Sample size calculations
The required sample sizes for each primary outcome were determined using simulation to incorporate the clustering (table 1) and to take the baseline and end-line surveys into account. Briefly, we simulated 1000 trials with variation between them caused by drawing different samples from the same distributions. We then used the regression models detailed in the data section to analyse each of the simulated trials and estimate the power as the proportion of trials which detected the effect of the intervention as significant. The simulation code was written in R (online supplemental files 2 and 3).
For each country, we require the probability of α, a type I error (rejecting the null hypothesis when it is actually true) to be less 0.05 and the power to be at least 80%.
For vaccination adherence, using a sample size of 35 HF per arm, we would have 80% power in each country to detect as significant a difference between a proportion of due vaccines given from 75% in the control to 85% in the intervention arms, assuming one child per household, 30 households per HF and a between-HF variation equivalent to a k of 0.25, where k is equal to the SD divided by the mean. The value of k is unknown, but was chosen in line with general observations by Hayes and Bennett.20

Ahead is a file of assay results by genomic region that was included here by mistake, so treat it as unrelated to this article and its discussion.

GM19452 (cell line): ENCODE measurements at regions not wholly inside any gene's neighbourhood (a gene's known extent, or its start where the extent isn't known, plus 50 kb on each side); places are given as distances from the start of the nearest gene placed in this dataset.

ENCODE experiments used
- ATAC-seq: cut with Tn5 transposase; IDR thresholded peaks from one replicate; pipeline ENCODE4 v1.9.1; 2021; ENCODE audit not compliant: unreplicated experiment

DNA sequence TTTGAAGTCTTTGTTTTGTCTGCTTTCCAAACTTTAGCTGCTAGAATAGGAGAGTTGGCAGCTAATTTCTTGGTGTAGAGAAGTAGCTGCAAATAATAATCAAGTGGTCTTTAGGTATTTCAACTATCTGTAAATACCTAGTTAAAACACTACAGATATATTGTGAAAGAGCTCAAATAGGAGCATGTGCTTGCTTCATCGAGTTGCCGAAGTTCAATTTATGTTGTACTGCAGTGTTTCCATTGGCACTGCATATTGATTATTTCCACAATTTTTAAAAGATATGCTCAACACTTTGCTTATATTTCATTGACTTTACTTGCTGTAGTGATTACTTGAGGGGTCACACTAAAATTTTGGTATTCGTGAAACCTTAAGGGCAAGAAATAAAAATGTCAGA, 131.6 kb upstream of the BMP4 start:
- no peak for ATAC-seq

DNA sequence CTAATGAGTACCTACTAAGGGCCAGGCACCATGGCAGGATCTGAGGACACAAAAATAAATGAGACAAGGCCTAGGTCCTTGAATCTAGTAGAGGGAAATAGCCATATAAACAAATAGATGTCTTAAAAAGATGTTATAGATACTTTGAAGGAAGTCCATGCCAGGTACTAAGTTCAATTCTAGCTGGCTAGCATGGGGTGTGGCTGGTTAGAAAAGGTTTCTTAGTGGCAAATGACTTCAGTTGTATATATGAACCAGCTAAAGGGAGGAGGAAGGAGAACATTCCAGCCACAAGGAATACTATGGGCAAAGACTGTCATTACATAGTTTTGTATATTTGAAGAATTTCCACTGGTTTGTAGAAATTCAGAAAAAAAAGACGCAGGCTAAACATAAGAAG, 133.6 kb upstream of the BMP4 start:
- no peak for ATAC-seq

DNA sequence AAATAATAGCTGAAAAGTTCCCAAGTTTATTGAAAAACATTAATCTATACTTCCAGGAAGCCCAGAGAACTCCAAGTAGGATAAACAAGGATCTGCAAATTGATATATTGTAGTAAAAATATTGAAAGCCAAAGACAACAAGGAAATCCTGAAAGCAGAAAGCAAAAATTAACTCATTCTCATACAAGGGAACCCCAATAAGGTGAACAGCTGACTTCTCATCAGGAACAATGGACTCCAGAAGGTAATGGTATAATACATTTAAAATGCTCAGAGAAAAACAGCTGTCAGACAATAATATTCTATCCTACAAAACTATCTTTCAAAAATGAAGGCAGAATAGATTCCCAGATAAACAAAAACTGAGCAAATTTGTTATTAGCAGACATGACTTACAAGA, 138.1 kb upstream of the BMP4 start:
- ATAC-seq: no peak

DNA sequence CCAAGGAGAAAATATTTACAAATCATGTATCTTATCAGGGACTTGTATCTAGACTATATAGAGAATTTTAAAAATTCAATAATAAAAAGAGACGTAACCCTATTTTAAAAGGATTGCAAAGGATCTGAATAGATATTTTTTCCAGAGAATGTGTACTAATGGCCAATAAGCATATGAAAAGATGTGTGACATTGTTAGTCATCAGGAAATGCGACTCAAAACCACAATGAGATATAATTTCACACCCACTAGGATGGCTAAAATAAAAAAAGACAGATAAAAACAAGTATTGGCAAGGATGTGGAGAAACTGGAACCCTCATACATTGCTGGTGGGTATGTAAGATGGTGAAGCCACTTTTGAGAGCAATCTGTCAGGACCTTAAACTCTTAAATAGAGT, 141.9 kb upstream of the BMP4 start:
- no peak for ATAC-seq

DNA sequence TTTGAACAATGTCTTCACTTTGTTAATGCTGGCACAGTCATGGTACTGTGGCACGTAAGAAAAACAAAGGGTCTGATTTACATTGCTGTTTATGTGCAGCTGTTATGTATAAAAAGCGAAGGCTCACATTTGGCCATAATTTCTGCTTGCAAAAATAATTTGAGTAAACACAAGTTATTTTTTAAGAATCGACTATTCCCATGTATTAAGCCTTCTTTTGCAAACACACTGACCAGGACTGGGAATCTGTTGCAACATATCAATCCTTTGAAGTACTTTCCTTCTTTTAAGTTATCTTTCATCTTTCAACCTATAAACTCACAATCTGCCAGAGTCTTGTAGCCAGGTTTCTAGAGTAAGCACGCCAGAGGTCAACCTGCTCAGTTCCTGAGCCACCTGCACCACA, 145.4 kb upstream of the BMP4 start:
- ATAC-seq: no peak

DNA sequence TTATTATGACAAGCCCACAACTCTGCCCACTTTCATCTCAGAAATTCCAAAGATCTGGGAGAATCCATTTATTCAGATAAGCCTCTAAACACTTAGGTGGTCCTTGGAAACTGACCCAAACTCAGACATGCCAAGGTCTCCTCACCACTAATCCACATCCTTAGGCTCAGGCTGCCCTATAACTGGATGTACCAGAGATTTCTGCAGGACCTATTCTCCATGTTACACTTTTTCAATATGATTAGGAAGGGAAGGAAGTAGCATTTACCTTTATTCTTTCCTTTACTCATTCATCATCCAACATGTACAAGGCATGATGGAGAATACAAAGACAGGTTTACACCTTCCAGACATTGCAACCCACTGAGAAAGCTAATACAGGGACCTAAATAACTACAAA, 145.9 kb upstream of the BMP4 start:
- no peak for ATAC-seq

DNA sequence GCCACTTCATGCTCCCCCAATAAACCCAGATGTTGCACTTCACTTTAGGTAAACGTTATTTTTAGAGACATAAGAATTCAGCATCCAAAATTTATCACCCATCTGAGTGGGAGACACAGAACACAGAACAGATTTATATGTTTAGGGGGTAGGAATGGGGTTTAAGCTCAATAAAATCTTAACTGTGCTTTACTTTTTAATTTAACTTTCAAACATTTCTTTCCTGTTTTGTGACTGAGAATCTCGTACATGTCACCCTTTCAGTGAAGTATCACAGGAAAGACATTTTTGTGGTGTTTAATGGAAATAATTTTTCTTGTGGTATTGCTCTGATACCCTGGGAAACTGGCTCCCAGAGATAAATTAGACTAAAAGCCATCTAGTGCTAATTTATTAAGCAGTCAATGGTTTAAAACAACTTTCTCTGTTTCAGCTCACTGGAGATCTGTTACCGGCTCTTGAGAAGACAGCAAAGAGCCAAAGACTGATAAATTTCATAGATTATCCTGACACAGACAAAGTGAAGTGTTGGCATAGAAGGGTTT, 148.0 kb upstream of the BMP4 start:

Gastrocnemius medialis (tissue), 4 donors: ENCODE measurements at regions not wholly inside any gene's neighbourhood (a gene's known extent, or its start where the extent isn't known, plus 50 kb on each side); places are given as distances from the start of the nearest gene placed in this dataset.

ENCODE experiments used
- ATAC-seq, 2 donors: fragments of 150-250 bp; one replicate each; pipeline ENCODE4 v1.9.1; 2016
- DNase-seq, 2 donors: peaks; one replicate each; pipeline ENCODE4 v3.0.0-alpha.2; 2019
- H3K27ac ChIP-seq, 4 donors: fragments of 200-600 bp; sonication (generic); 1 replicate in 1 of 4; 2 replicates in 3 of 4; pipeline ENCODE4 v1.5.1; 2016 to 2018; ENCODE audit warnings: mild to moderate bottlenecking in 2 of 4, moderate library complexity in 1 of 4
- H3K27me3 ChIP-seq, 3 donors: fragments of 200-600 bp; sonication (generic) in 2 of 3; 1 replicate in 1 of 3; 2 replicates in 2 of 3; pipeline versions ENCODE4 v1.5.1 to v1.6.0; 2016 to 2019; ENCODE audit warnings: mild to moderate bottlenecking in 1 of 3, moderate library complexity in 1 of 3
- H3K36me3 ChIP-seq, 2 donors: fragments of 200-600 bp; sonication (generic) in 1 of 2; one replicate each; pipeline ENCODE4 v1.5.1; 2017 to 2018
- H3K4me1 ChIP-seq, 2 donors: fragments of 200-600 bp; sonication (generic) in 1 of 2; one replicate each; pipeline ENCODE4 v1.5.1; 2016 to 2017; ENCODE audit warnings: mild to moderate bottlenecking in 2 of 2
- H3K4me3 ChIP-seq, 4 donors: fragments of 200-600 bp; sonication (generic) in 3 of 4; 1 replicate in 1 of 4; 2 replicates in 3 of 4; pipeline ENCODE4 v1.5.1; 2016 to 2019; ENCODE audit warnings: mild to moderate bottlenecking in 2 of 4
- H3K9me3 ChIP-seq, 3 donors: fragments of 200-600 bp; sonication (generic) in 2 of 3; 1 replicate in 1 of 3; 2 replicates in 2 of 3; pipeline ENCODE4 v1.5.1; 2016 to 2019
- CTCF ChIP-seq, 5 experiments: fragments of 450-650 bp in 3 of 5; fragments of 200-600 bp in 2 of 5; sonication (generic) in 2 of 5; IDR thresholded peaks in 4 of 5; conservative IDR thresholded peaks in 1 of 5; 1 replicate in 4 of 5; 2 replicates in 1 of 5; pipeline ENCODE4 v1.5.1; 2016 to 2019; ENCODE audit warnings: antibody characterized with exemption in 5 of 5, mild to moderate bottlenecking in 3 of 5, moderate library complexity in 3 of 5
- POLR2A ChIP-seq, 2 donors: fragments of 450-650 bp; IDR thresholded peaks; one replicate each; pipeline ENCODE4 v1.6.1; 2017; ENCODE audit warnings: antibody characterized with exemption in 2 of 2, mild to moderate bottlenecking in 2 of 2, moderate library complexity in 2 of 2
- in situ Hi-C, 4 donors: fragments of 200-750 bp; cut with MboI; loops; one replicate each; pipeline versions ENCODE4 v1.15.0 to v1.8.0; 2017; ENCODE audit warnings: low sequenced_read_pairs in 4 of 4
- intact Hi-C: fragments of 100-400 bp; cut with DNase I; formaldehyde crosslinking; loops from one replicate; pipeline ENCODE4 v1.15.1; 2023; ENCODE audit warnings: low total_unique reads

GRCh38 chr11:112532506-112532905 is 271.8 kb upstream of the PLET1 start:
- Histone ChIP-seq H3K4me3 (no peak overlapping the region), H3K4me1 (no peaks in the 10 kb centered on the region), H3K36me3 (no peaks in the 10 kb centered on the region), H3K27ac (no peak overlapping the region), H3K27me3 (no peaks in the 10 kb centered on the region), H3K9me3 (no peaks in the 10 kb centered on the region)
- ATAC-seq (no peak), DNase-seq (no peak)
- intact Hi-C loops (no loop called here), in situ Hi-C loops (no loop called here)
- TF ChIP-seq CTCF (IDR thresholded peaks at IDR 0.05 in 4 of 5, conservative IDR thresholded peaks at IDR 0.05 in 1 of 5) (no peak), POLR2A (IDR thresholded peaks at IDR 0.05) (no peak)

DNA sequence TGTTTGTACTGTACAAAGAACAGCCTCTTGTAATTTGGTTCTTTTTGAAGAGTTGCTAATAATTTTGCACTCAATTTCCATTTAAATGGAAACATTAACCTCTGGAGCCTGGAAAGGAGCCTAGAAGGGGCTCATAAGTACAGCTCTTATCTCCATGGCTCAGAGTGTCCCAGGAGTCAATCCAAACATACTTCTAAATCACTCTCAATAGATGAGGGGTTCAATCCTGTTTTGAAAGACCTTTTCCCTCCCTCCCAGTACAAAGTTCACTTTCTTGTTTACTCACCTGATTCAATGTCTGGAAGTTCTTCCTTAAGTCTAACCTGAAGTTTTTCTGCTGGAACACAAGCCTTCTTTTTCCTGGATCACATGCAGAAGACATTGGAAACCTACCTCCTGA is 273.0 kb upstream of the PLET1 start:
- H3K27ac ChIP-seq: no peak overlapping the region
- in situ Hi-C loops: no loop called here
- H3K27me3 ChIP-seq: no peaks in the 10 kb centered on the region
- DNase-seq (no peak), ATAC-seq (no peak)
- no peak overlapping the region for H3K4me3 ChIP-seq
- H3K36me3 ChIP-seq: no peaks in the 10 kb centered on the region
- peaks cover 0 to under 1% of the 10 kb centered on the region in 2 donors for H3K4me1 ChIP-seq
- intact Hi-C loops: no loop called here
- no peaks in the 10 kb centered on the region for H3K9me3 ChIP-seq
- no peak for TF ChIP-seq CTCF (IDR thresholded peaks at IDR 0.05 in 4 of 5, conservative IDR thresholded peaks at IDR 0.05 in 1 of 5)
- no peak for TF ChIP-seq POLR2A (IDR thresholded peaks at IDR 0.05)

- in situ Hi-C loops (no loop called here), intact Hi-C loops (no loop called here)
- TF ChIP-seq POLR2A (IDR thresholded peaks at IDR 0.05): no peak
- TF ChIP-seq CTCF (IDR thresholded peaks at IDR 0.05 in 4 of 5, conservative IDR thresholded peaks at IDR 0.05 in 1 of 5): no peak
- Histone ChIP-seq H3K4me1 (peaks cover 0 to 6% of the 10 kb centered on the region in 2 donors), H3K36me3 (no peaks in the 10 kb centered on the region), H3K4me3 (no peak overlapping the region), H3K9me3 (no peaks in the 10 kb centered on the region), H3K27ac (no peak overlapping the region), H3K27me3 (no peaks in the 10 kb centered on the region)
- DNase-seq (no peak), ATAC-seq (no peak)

For data quality outcomes, with 35 HF per arm we would be able to detect as significant a difference from a ratio of 0.7 (reported:recorded) vaccinations in the control arm to 0.8 with the intervention with 80% power, assuming 100 recorded vaccinations per HF and an SD of 0.25 in the ratios between HF.
In terms of diagnostic scope, we would be able to detect an increase in the proportion of child visits with more than one diagnosis from 30% to 35% with 80% power with 35 HF per arm, 60 records per HF and assuming a k of 0.25.
We would be able to detect as significant an increase from 50% of treatments having a corresponding appropriate diagnosis to 60% with 80% power assuming 35 HF per arm, 1 treatment per child, 25 children per HF and variation between HF corresponding to k=0.25.
For the outcome related to HWs’ satisfaction, we would be able to detect as significant an increase from 50% of HWs satisfied to 75%, with 80% power assuming 35 HF, three HWs per HF and a variation between HF equivalent to k=0.25. Since this variable is measured in the end-line survey only, we used the formula in Hayes and Bennett.20
In summary, in each country we require 35 HF per arm, 3 HW per HF, 100 vaccination records per HF, 60 sick child records per health facility and 30 children per health facility catchment area.
Data collection and management
Data collection took place at baseline and will take place again at the end of the study. Data are collected from HFs, from the households in the catchment areas of the included HFs and also from district offices.